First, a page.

The Supreme Court's ruling in an Illinois labor case gave Republican Gov. Bruce Rauner a rare victory in his campaign to weaken public-worker unions and something to tout in a tough re-election battle.
It also has fired up unions and their Democratic allies who are looking to stop him.
The court on Wednesday said public employees can't be forced to pay fees to labor unions that represent them in collective bargaining. The decision is expected to financially weaken unions and affect millions of government workers.
Rauner, who faces billionaire businessman J.B. Pritzker in November, filed the initial lawsuit challenging the fees shortly after taking office in 2015. He traveled to Washington D.C. in anticipation of the decision, which he called a "historic victory."
"This ruling is pro-worker and pro-taxpayer," Rauner said. "State employees - union and non-union - do tremendous work for the people of Illinois. This ruling is a great victory for our democracy, our public employees, and the taxpayers who count on us to bargain on their behalf."
Rauner was joined on the court steps after the decision was issued by Mark Janus, a child support specialist for the state who took over as plaintiff, and members of the Liberty Justice Center, the legal affiliate of the conservative Illinois Policy Institute. The organization represented Janus along with the National Right to Work Legal Defense Foundation.
Pritzker said he was "appalled" by the decision, and called it "another example of Rauner partnering with anti-worker special interest groups" like the Illinois Policy Institute "to pursue his own agenda over the best interests of working families."
"The fight is far from over," said Pritzker, who has received early, strong support from Illinois unions. Some union members stood with him in Springfield Wednesday, where Pritzker said that while the decision will win Rauner some backing "the vast majority of people in Illinois know this decision is bad for them."
Labor has historically wielded significant political might in Illinois. But despite spending more than $10 million in 2014, the unions were unable to stop Rauner — a wealthy former private equity investor — from becoming the first GOP Illinois governor in more than a decade.
The lawsuit against the American Federation of State, County and Municipal Employees Local 31 was one of the first attacks Rauner launched against organized labor after railing throughout the campaign about public-employee unions and their "union bosses."
That same day, Rauner issued an executive order directing that the state put the so-called "fair share fees," collected from about 6,500 state employees' paychecks, into an escrow account rather than forwarding them to unions. His office said it could keep an estimated $3.75 million from being deposited into the unions' bank accounts.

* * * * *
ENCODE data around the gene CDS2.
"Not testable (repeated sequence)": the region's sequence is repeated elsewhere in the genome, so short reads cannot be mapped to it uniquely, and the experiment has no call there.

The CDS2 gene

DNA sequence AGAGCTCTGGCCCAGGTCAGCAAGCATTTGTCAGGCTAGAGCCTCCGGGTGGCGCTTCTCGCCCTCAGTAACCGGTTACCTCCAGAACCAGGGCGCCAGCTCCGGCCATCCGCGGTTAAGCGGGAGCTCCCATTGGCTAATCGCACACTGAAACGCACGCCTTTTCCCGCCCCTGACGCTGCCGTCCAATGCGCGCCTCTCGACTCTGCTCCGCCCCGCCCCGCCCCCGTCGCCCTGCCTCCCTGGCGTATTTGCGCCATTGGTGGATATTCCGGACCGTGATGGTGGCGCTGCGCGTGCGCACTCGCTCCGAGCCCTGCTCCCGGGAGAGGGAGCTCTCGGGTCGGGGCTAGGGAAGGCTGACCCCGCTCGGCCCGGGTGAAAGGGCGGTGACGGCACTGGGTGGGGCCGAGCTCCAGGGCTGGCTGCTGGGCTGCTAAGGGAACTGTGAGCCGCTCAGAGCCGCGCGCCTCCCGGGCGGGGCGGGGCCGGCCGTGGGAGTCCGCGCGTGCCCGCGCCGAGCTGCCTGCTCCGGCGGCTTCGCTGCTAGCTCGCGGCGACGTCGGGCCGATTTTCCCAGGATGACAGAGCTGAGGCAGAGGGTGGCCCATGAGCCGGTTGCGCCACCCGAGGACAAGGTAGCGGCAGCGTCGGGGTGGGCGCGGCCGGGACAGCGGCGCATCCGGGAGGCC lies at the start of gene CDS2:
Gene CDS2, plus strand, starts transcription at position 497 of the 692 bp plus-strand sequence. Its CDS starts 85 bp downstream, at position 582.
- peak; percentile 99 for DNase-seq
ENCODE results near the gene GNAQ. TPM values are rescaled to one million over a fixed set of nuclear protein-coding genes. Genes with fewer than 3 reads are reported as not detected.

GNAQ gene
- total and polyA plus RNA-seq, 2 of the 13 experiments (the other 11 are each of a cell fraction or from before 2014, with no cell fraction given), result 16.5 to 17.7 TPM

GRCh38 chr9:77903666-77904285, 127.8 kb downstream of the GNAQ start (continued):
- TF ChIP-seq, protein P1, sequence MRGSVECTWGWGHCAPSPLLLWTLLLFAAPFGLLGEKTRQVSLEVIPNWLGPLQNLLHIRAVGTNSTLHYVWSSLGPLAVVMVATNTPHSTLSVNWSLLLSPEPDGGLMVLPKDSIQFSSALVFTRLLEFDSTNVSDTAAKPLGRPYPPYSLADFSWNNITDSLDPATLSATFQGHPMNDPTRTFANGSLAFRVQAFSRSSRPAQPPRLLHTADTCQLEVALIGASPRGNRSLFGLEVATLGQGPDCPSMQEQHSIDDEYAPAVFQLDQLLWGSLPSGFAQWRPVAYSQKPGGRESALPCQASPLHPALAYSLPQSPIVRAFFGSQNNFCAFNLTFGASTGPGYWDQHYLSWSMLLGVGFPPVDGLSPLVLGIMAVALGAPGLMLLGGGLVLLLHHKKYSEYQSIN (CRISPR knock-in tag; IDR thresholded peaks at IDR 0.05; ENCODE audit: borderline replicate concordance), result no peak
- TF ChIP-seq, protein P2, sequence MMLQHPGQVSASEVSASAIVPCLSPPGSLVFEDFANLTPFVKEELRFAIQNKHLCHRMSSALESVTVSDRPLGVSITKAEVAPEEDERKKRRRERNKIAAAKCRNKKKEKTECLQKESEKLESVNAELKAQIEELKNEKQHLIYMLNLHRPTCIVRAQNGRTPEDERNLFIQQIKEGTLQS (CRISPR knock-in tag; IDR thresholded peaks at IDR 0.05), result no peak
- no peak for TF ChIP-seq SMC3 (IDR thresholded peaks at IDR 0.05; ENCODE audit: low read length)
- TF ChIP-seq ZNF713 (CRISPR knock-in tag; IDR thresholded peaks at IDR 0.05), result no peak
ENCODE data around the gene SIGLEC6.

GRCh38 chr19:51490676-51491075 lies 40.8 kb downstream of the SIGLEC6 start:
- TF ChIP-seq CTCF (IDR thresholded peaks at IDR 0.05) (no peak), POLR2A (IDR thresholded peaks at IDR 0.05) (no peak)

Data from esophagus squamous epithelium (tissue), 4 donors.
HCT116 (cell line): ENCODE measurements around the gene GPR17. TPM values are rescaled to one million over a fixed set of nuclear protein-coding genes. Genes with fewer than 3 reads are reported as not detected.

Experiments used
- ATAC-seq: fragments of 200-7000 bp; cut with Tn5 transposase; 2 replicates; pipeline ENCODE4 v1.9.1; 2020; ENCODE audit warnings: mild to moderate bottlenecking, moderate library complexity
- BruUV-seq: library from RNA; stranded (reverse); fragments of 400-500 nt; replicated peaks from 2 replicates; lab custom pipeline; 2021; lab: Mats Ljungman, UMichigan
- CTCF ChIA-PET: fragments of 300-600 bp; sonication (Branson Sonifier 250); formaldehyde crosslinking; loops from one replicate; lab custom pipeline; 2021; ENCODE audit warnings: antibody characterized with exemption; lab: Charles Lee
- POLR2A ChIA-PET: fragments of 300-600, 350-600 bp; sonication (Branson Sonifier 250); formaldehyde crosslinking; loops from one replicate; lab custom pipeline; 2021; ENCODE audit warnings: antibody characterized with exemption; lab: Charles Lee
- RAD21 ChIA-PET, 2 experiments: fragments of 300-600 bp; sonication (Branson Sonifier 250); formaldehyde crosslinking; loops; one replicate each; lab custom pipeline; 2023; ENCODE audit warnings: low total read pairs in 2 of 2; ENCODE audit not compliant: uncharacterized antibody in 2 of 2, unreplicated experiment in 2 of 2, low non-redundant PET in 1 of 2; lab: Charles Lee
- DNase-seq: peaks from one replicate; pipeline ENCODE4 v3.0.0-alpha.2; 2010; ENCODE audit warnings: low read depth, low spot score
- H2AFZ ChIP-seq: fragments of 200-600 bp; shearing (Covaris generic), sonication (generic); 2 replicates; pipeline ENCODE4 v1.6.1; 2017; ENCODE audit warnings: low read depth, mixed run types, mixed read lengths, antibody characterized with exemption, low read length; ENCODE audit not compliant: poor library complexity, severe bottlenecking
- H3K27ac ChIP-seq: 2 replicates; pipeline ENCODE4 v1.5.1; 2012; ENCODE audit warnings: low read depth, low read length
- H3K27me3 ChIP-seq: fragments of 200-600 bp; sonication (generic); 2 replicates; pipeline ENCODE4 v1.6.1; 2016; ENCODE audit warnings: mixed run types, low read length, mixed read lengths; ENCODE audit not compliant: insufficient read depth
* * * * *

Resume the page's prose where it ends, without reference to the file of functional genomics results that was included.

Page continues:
He later relented on the order after objections from unions and the Democratic attorney general. He was replaced as plaintiff in the case after a judge ruled he didn't have standing to sue.
The fees, which are lower than members' dues, are intended to cover the cost of nonpolitical union activity such as collective bargaining. Unions argued they guard against "free riders," or workers who benefit from union representation but don't contribute to the cost of providing it.
Rauner argues all public-worker union activity is inherently political, because unions negotiate contracts and other issues with the same office holders they either help elect or fight to defeat.
He saw the case as a fundamental piece of his strategy to transform Illinois government by making public-worker unions less powerful — a mission that's been largely thwarted by a Democratic-controlled Legislature.
Rauner's office said the state would notify employees of the decision Wednesday and workers would be given the opportunity to leave the union. Illinois also will stop withholding the fees from non-union members' paychecks.
"The worker now has the ability to make his own decision or her decision, and that's why I brought this case," Janus said from the Supreme Court steps Wednesday.
Unions, expecting the ruling, have stepped up recruiting and education efforts in recent months and been holding pro-labor rallies in Chicago and other cities.
They pledged Wednesday that their efforts will not let up.
"We are more resolved than ever to fight like hell to win for our members and the communities they care so much about," AFSCME President Lee Saunders said.
Follow Sara Burnett at https://twitter.com/sara_burnett
Sign up to have a weekly roundup of our best 2018 election coverage delivered straight to your inbox: http://apne.ws/hzZJF7Z